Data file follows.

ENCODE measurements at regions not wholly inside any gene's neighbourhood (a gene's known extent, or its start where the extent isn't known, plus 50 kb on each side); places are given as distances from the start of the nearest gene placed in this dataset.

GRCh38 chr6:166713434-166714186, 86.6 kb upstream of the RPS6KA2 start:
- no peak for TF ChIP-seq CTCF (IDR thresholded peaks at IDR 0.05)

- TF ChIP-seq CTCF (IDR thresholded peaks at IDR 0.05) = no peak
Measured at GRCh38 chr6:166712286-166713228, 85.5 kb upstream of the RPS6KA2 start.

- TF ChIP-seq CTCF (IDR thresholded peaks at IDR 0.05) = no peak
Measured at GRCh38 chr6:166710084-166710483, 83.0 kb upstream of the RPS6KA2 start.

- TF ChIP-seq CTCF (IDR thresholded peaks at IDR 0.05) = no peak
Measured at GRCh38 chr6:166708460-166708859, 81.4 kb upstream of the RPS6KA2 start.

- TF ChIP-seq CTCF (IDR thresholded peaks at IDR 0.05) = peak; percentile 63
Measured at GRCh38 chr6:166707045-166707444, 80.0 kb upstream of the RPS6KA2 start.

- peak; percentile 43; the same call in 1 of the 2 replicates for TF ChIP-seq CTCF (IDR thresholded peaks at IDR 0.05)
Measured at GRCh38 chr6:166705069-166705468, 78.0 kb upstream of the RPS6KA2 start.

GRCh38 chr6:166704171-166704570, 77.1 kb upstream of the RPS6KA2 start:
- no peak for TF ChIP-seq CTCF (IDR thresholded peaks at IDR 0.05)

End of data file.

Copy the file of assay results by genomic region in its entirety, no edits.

ENCODE measurements at regions not wholly inside any gene's neighbourhood (a gene's known extent, or its start where the extent isn't known, plus 50 kb on each side); places are given as distances from the start of the nearest gene placed in this dataset.

GRCh38 chr6:166713434-166714186, 86.6 kb upstream of the RPS6KA2 start:
- no peak for TF ChIP-seq CTCF (IDR thresholded peaks at IDR 0.05)

- TF ChIP-seq CTCF (IDR thresholded peaks at IDR 0.05) = no peak
Measured at GRCh38 chr6:166712286-166713228, 85.5 kb upstream of the RPS6KA2 start.

- TF ChIP-seq CTCF (IDR thresholded peaks at IDR 0.05) = no peak
Measured at GRCh38 chr6:166710084-166710483, 83.0 kb upstream of the RPS6KA2 start.

- TF ChIP-seq CTCF (IDR thresholded peaks at IDR 0.05) = no peak
Measured at GRCh38 chr6:166708460-166708859, 81.4 kb upstream of the RPS6KA2 start.

- TF ChIP-seq CTCF (IDR thresholded peaks at IDR 0.05) = peak; percentile 63
Measured at GRCh38 chr6:166707045-166707444, 80.0 kb upstream of the RPS6KA2 start.

- peak; percentile 43; the same call in 1 of the 2 replicates for TF ChIP-seq CTCF (IDR thresholded peaks at IDR 0.05)
Measured at GRCh38 chr6:166705069-166705468, 78.0 kb upstream of the RPS6KA2 start.

GRCh38 chr6:166704171-166704570, 77.1 kb upstream of the RPS6KA2 start:
- no peak for TF ChIP-seq CTCF (IDR thresholded peaks at IDR 0.05)